Petitioner appealed to the CA which affirmed the Decision of the trial court, finding that the issue of legal compensation was filed too late as it was brought up only in the supplemental motion for reconsideration; that the parties agreed that the issue to be tried was whether or not there was dacion en pago; that dacion en pago however is not present in this case as the parties did not give their consent thereto; that there can also be no legal compensation as one of the obligations of this case did not entail payment of a monetary debt but the delivery of a car; and that the admission of petitioner that the sale price of the car was not paid entitled respondent to file the action for rescission of sale.


W/N the CA erred in giving undue reliance to petitioner’s conclusion in his answer that his obligation was deemed extinguished because of dation in payment instead of disregarding said conclusion and simply appreciating the facts alleged and proved and drawing for itself the juridical implication of said facts?


The claim of respondent that there could be no legal compensation in this case as one of the obligations consists of delivery of a car and not a sum of money must also fail. Respondent sold the car to petitioner on March 4, 1991 for P500,000.00 while she filed her complaint for nullification of the sale only on May 6, 1991. As legal compensation takes place ipso jure, and retroacts to the date when its requisites are fulfilled, legal compensation has already taken place at the time of the sale. At such time, petitioner owed respondent the sum of P500,000.00 which is the price of the vehicle.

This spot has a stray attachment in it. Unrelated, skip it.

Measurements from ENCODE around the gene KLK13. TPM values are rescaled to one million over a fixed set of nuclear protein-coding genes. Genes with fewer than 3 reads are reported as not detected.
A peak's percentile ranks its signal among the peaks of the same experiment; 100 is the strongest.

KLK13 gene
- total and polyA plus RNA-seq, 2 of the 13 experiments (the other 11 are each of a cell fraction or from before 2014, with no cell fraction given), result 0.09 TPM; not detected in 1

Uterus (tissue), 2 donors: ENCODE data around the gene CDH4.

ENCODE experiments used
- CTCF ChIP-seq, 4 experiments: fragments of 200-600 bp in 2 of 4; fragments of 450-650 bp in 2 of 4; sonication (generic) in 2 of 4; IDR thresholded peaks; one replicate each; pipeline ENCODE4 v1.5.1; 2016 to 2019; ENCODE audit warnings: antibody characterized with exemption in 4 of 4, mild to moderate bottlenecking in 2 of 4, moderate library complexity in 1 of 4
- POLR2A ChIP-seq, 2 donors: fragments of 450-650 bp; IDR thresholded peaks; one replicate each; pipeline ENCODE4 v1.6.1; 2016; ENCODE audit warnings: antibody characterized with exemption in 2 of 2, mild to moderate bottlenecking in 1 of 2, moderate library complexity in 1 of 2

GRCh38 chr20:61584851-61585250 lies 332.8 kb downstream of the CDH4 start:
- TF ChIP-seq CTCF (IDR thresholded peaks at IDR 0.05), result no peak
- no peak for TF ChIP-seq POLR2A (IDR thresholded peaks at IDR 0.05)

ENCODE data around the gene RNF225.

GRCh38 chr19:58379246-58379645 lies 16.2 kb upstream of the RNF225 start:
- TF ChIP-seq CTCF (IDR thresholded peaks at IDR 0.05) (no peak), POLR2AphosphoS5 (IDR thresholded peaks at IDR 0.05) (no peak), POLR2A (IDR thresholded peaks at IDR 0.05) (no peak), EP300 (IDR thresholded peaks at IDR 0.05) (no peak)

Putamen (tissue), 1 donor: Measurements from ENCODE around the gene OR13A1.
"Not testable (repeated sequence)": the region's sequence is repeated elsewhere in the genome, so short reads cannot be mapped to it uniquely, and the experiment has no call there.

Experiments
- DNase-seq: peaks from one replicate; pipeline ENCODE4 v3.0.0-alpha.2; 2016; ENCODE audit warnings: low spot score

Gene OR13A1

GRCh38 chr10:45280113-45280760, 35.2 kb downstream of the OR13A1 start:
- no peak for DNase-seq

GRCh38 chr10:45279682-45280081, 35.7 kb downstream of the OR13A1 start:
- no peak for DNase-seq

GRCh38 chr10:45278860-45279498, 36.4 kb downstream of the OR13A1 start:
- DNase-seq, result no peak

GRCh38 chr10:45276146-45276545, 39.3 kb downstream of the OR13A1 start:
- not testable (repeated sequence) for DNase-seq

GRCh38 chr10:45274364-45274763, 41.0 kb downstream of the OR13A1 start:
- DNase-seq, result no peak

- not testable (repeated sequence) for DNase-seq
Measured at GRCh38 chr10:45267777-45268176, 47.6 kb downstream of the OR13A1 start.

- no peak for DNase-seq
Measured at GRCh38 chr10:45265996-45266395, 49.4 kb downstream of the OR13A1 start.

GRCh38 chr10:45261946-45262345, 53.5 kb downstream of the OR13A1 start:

Consequently, by operation of law, the P500,000.00 which petitioner owed respondent is off-set against the P566,000.00 owed by respondent to petitioner, leaving a balance of P66,000.00, which respondent should pay with 12% interest per annum from date of judicial or extrajudicial deed. Since there was no extrajudicial deed in this case, the interest shall be resolved from the date petitioner filed its Supplemental Motion for Reconsideration invoking for the first time legal compensation, that is, May 20, 1992.

Finally, the Court agrees with petitioner that the trial court erred in awarding damages in favor of respondent.

In this case, respondent merely testified that after petitioner refused the payment of the car as well as its return, she was very much worried, which if converted into monetary amount is equivalent to P200,000.00. We deem such testimony insufficient to warrant the award of moral damages.

The decision of the trial court also does not mention the reason for the award of attorney’s fees and the award was simply contained in the dispositive portion of the decision. Again, the trial court erred on this score as it must explicitly state in the body of its decision and not only in the dispositive portion thereof the legal reason for the award of attorney’s fees.

WHEREFORE, the petition is GRANTED. The decision of the Court of Appeals dated February 16, 2001 is REVERSED and SET ASIDE. The P500,000.00 which Hermenegildo M. Trinidad owed Estrella Acapulco is offset against the P566,000.00 which Acapulco owed Trinidad. Acapulco is ordered to pay Trinidad the amount of P66,000.00 plus interest at 12% per annum from May 20, 1992 until full payment. SO ORDERED.